Twenty years after Selena's murder, the Latin world will remember "The Queen of Tejano" with concerts, lookalike contests, dances and a massive festival. But her father has mixed feelings about the celebrations.
"Of course I'm happy that, today, people remember Selena more than ever," Abraham Quintanilla Jr. said via phone from his office in Corpus Christi. "But, as Jehovah's Witnesses, we don't celebrate deaths or birthdays, and we don't want people to think we're behind all the festivities.
"It's crazy. It grows every day with events everywhere, but we're not organizing them. Our family never got together every year on the day of her murder, because there's nothing to celebrate, and this year won't be the exception," he added. "We remember our daughter every single day. We don't need a special day to remember her."
Selena began performing as a child, singing in Los Dinos, a band formed by her father that featured her brother A.B. on bass and sister Suzette on drums. She won a Best Mexican-American Album Grammy for "Live," had several hits in the U.S. and was about to cross over to the English-language pop market when, on March 31, 1995, she was murdered by Yolanda Saldivar, the president of her fan club.
Her posthumous album, "Dreaming of You," which was mostly recorded in English, topped the Billboard 200 chart and stayed atop the Latin charts for nine months.
Saldivar is serving a life sentence.
Despite his reservations, Quintanilla has given his blessing to one event - the Festival de la Flor, featuring A.B. Quintanilla and the Kumbia King All Starz; Selena's widower and former Los Dinos guitarist Chris Pérez; Little Joe & La Familia; Los Lobos and others. Corpus Christi's Conventions and Visitors Bureau will host the festival April 17-18. Selena was born on April 16, 1971.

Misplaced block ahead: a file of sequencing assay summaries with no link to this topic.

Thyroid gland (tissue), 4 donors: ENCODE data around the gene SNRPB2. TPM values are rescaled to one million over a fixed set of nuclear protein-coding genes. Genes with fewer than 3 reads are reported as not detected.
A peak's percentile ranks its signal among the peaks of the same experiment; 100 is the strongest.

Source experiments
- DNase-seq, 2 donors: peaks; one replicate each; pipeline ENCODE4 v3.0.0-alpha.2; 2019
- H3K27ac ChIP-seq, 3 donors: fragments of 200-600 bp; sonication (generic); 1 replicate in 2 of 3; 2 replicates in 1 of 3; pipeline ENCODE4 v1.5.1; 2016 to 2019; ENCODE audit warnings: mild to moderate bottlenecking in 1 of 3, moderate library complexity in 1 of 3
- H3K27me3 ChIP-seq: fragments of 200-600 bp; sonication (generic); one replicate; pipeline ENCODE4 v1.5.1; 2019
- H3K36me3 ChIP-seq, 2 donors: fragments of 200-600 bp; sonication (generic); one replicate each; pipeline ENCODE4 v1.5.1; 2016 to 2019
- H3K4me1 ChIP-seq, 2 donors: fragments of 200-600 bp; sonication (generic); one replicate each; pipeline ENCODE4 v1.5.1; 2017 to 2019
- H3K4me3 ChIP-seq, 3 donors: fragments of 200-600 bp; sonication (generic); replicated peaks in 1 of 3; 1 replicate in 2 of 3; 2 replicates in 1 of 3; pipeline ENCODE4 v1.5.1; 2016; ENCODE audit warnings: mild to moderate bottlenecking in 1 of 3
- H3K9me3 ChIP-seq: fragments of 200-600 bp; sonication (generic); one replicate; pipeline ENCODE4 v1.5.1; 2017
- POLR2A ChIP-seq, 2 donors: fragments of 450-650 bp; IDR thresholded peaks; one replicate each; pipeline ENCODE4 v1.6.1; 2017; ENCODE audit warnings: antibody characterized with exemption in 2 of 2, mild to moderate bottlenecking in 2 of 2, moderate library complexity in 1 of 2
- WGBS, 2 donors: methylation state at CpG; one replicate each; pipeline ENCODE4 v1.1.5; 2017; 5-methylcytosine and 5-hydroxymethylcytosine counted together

Tickets will cost no more than $5 and the city expects attendance to hit 50,000.
"It will be the first edition of an annual festival that will grow every year," Quintanilla said.
In addition, Corpus Christi will host a Selena Tribute at Molina Veterans Park on March 31.
But Selena's celebrations don't stop there. The Historical Museum of Lake Jackson - the city where Selena lived until age 9 - is showing an exhibition of Frank Herring photographs of the star, through April 18.
In San Antonio, where Selena won nine consecutive Tejano Music Awards, Selena's face graces the cover of the Current - a weekly English-language magazine. On Saturday, a public relations firm will shoot a tribute video featuring Selena lookalikes. And in April, the city will host a 5K "Bidi Bidi Fun Run" with all proceeds going to the Selena Foundation, which aims to help children in crisis. One of her hits was called, "Bidi Bidi Bom Bom."
California, Arizona, New York, Illinois, Colorado, Nevada and other states will play host to a variety of Selena commemorations, including concerts, lookalike contests, an exhibition, karaoke nights and a drag tribute show. The two main Spanish-language TV networks in the U.S. will air special Selena programming this weekend.
A.B. Quintanilla insists Selena's music has not dated, citing the hit "Tecnocumbia."
"If you play a Selena cumbia and compare it with any other record from today, it sounds as if it had been recorded yesterday," he said.
Selena's music influenced others in the music industry, including Jennifer Lopez who starred in the 1997 "Selena" biopic. Lopez recently told Billboard that Selena's influence still resonates after all these years because of "the grace with which she handled the business, the grace with which she handled her life, the humor. Her spirit of loving what she did. Her sense of family. That's the tragedy of everything that happened and why she left such an imprint -- because she was gone way too soon."